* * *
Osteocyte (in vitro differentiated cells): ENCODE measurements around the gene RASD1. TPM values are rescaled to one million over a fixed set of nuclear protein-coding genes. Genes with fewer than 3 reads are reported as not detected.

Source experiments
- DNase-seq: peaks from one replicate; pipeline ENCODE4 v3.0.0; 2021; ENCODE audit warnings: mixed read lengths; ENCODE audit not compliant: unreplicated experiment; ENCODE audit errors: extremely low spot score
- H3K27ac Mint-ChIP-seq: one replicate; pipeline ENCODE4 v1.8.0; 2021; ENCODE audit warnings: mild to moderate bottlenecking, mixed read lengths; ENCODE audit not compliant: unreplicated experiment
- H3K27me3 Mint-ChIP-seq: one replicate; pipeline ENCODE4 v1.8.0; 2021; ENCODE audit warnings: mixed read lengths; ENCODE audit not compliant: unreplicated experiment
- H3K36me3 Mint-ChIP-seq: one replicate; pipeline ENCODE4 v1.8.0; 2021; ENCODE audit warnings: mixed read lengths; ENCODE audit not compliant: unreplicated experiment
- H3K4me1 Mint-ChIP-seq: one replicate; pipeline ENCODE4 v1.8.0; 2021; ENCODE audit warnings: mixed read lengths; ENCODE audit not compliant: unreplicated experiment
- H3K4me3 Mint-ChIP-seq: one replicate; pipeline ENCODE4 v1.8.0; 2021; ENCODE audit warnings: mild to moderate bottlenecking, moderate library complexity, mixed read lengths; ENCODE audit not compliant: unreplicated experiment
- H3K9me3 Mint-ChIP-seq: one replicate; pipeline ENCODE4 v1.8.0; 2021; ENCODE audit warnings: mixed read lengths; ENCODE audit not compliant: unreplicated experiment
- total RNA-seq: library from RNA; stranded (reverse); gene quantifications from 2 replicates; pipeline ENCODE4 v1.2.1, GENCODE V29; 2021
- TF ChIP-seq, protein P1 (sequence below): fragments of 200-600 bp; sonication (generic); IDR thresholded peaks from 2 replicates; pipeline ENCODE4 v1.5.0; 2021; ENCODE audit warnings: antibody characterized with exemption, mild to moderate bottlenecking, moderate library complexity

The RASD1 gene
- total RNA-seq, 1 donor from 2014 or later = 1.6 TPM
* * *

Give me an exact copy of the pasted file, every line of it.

Osteocyte (in vitro differentiated cells): ENCODE measurements around the gene RASD1. TPM values are rescaled to one million over a fixed set of nuclear protein-coding genes. Genes with fewer than 3 reads are reported as not detected.

Source experiments
- DNase-seq: peaks from one replicate; pipeline ENCODE4 v3.0.0; 2021; ENCODE audit warnings: mixed read lengths; ENCODE audit not compliant: unreplicated experiment; ENCODE audit errors: extremely low spot score
- H3K27ac Mint-ChIP-seq: one replicate; pipeline ENCODE4 v1.8.0; 2021; ENCODE audit warnings: mild to moderate bottlenecking, mixed read lengths; ENCODE audit not compliant: unreplicated experiment
- H3K27me3 Mint-ChIP-seq: one replicate; pipeline ENCODE4 v1.8.0; 2021; ENCODE audit warnings: mixed read lengths; ENCODE audit not compliant: unreplicated experiment
- H3K36me3 Mint-ChIP-seq: one replicate; pipeline ENCODE4 v1.8.0; 2021; ENCODE audit warnings: mixed read lengths; ENCODE audit not compliant: unreplicated experiment
- H3K4me1 Mint-ChIP-seq: one replicate; pipeline ENCODE4 v1.8.0; 2021; ENCODE audit warnings: mixed read lengths; ENCODE audit not compliant: unreplicated experiment
- H3K4me3 Mint-ChIP-seq: one replicate; pipeline ENCODE4 v1.8.0; 2021; ENCODE audit warnings: mild to moderate bottlenecking, moderate library complexity, mixed read lengths; ENCODE audit not compliant: unreplicated experiment
- H3K9me3 Mint-ChIP-seq: one replicate; pipeline ENCODE4 v1.8.0; 2021; ENCODE audit warnings: mixed read lengths; ENCODE audit not compliant: unreplicated experiment
- total RNA-seq: library from RNA; stranded (reverse); gene quantifications from 2 replicates; pipeline ENCODE4 v1.2.1, GENCODE V29; 2021
- TF ChIP-seq, protein P1 (sequence below): fragments of 200-600 bp; sonication (generic); IDR thresholded peaks from 2 replicates; pipeline ENCODE4 v1.5.0; 2021; ENCODE audit warnings: antibody characterized with exemption, mild to moderate bottlenecking, moderate library complexity

The RASD1 gene
- total RNA-seq, 1 donor from 2014 or later = 1.6 TPM